Although there was variable damage resulting from brain lesions associated with ZIKV congenital infection, a common pattern of brain atrophy and changes associated with disturbances in neuronal migration were observed. Some patients presented with mild brain atrophy and calcifications, and others presented with more severe malformations, such as the absence of the thalamus and lissencephaly. Quiz Ref IDInfection caused by ZIKV during pregnancy caused brain damage, mainly characterized by decreased cortical development and atrophy.6 This cerebral atrophy may be attributable to interference in the formation and neuronal migration during the cerebral embryogenesis that has been described for other congenital infections also associated with malformations of cortical development (particularly toxoplasmosis, rubella, cytomegalovirus, herpes simplex virus complex).20-22 This is the common pathway that may explain other brain findings and fetal complications caused by ZIKV infection.23
Other frequent findings were hypoplasia of the cerebellum and cerebellar vermis, with consequent enlargement of the posterior fossa, calcifications in various brain regions, and hypoplasia of the corpus callosum. The corpus callosum changes may be associated with a decreased number of neuronal cells and/or the interference of the virus in the neuronal migration process, similar to what has been described for human immunodeficiency virus and herpes virus.24-26 In more severely affected infants, we observed a slender brainstem on fetal MRI, making it impossible for the fetus to breathe normally at birth, with death occurring within hours. Therefore, evaluation of brainstem appearance on fetal MRI may inform the likelihood of survival of the newborn.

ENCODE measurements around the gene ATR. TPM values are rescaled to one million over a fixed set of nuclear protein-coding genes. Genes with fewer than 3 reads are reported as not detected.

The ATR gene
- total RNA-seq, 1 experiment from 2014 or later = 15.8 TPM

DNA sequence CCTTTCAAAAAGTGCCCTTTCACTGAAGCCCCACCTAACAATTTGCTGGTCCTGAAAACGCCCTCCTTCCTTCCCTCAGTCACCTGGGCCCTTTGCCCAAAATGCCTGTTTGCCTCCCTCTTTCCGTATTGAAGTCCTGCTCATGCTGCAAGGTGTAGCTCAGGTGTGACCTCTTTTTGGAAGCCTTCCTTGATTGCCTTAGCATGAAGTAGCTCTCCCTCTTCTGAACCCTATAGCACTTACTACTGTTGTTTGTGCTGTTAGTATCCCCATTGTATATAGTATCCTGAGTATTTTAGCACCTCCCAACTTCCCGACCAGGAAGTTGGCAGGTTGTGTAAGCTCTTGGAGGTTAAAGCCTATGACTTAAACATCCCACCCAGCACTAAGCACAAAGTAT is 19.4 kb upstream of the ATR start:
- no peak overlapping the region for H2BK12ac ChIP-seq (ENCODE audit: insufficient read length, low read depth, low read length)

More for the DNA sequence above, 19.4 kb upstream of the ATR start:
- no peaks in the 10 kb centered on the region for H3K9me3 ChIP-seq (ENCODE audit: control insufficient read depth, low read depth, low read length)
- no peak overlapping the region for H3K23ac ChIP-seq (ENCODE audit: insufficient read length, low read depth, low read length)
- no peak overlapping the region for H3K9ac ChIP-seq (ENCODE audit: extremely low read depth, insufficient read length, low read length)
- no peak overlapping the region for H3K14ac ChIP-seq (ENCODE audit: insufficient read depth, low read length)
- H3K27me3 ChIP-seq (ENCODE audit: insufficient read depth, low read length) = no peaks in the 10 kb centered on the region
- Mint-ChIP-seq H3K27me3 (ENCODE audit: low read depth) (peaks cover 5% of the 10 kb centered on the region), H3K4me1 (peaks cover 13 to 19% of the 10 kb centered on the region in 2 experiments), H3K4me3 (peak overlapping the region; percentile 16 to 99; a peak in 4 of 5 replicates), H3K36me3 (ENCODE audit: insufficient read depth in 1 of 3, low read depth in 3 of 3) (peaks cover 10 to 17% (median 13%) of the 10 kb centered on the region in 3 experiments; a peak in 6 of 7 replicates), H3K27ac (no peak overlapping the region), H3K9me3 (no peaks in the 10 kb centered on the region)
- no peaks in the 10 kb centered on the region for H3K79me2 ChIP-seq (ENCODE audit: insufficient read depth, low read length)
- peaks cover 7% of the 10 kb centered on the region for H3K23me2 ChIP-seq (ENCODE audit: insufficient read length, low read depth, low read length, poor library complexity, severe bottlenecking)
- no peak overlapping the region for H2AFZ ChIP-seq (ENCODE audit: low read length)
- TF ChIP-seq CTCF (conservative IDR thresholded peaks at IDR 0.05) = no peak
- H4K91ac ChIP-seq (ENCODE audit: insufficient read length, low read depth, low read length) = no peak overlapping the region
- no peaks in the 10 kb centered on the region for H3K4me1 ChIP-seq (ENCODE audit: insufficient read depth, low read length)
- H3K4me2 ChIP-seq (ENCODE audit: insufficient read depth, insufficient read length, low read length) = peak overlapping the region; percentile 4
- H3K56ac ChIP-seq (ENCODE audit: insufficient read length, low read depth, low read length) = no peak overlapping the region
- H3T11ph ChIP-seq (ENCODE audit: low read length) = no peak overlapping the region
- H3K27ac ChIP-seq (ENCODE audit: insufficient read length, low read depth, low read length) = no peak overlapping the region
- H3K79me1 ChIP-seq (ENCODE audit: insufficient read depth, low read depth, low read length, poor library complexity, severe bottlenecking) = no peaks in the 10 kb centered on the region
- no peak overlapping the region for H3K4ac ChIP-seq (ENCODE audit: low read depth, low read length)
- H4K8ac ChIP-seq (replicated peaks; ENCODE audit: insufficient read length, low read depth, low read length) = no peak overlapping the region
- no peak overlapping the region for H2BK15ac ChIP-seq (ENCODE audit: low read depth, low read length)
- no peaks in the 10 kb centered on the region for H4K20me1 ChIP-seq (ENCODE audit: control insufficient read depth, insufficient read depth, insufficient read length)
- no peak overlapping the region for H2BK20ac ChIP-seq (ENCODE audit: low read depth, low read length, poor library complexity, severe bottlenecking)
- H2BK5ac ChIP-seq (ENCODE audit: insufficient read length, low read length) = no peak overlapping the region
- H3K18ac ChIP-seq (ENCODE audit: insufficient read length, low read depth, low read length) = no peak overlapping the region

In addition to changes in the central nervous system, we also observed FADS, also known as arthrogryposis.27 In particular, patient 7 presented signs of FADS after 17 weeks of gestation, very early in the fetal development. One hypothesis to explain the early development of FADS could be the interference of ZIKV in the motor neurons migration process, evidenced by histopathological study of patients 1 and 7. Another intrauterine abnormality observed in several patients was polyhydramnios, probably associated with swallowing impairment due to brain injury.28
In our study, most of the women demonstrated symptoms of ZIKV infection in the first trimester, which could be associated with the disturbance in neuronal migration processes and the formation of the neural tube. However, in patient 1, one of the most severely affected infants, important brain structures such as the thalamus could not be identified, and the mother reported symptoms of ZIKV infection later than others at 18 weeks of gestation. In fact, this was the only instance in our study in which the mother showed ZIKV symptoms after the first trimester of gestation. Other factors associated with immunity and maternal nutrition could also interfere with ZIKV vertical transmission, as could individual factors that interfere with placental development, and should be further investigated.15